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Ever assigned short story reading for homework with the glib announcement, “There will be a quiz on this tomorrow”? You sat up late exacting your vengeance with glee—trying not to think of words such as coercion, black-mail, tyrant. And the next day you found out that the students “read” the story, but could only get 50s on the quiz. You were annoyed, weren’t you? Then, quite possibly, this is the unit for you.
Ever toss, turn, and dream about leading thirsty horses to a pristine lake where they refuse to drink? This is the unit for you.
Ever contact Radio Shack about computer courses (and the job market for former teachers)? Give this unit a whirl.
As for me, I hope to God this works...
The unit is concerned with two themes, issues of the family, and issues of identity. It’s main objective—to provide a focal point which will allow students to remember the stories read, and the experience of thinking about their own lives. All twelve stories considered, thanks to Karl Marsh, Sandy Reynolds, and the Reading for the Blind Program of the Branford Public Library, are on tape. This will provide students with a “good” first reading of each story. Teachers are provided with plot summaries as well as criticisms which stress key elements (theme, characterization, tone, irony, symbolism, etc.) for (or as they pertain to) specific stories. Ideas for introducing each of the two main themes are provided as well. Finally, specific lesson plans are included which cover the first reading of stories (plot recollection), the second reading (elements of the short story), and ideas for encouraging (reaction or) short story writing among students.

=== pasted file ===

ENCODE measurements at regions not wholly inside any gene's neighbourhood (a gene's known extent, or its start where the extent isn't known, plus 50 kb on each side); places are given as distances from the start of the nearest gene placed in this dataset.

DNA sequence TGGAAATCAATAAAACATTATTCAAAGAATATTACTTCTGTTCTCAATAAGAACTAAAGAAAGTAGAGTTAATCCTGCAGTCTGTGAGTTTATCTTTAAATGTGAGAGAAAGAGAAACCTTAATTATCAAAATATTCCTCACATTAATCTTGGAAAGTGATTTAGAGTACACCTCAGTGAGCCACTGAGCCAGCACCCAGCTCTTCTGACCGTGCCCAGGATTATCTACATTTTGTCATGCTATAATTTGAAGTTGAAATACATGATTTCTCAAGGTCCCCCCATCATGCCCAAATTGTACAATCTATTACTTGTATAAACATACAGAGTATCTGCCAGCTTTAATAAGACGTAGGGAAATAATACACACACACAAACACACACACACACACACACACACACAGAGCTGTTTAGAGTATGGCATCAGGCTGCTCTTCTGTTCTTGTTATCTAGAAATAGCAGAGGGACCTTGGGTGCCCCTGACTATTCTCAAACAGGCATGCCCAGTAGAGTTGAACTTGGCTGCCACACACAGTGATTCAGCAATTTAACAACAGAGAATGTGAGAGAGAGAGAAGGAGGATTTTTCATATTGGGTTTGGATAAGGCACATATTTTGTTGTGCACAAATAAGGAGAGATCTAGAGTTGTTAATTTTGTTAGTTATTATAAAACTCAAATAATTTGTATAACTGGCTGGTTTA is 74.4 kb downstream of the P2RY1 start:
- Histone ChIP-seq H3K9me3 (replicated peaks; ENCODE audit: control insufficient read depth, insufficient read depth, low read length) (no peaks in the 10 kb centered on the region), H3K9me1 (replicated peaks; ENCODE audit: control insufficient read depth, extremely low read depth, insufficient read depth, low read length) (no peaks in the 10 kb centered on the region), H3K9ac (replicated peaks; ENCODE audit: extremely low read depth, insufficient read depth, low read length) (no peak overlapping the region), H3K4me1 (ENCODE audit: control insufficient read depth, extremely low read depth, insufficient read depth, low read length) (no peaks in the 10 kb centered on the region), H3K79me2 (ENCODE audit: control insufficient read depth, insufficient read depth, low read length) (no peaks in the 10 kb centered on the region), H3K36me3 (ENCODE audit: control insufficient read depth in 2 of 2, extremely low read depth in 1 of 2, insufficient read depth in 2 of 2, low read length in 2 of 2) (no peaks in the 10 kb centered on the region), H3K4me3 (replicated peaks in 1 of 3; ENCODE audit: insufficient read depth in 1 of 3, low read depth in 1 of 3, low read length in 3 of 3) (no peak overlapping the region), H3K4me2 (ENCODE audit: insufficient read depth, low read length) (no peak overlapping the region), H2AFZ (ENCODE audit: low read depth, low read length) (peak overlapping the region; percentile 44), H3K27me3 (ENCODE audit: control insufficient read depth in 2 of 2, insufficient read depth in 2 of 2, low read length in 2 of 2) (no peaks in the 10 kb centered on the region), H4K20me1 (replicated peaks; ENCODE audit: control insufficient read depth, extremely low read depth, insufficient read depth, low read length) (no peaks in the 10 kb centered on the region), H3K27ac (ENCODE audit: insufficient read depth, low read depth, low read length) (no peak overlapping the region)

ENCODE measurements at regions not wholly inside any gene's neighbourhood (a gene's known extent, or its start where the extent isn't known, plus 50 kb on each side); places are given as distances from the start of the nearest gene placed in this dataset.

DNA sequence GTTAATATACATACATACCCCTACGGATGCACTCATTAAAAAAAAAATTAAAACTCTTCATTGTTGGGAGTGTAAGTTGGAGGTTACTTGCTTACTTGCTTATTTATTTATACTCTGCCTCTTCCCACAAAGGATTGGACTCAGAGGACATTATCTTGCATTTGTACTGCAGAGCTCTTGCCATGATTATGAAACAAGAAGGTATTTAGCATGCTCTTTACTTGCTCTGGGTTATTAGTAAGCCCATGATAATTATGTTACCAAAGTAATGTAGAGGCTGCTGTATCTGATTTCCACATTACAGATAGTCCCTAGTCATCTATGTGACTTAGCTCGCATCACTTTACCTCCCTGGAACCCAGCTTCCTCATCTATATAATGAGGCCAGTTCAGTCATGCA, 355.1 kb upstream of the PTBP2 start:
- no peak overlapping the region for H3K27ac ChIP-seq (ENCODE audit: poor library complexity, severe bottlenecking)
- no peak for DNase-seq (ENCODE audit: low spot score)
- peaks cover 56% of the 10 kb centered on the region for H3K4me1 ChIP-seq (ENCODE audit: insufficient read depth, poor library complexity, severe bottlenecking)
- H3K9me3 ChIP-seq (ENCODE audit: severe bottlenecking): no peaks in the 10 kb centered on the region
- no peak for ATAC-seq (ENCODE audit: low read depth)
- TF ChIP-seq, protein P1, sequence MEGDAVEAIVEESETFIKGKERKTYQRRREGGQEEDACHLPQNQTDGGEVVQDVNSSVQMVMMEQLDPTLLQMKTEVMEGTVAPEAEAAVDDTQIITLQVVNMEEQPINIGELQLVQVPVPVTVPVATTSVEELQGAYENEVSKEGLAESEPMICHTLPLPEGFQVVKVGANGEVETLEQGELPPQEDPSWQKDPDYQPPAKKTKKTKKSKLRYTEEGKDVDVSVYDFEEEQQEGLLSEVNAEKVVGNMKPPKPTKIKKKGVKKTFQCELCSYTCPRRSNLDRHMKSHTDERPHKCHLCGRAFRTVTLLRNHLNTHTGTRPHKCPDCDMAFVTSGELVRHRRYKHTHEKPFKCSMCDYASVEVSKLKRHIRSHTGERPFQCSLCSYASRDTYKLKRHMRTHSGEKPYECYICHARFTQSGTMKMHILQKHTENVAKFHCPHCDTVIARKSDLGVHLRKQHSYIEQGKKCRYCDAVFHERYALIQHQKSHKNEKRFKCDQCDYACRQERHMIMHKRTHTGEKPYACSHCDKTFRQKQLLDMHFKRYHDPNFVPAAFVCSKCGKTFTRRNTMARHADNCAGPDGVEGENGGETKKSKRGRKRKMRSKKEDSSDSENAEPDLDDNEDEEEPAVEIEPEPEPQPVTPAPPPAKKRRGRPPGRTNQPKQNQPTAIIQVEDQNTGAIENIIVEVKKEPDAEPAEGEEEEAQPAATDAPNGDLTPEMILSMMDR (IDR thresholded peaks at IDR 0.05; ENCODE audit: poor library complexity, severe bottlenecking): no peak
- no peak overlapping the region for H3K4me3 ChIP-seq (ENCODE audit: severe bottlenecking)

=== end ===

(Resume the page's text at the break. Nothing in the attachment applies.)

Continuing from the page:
(Recommended for English I, II, III, IV)
Twentieth Century American Short Story Adolescence Literature Elements Reading Instruction Hurston Zora Neale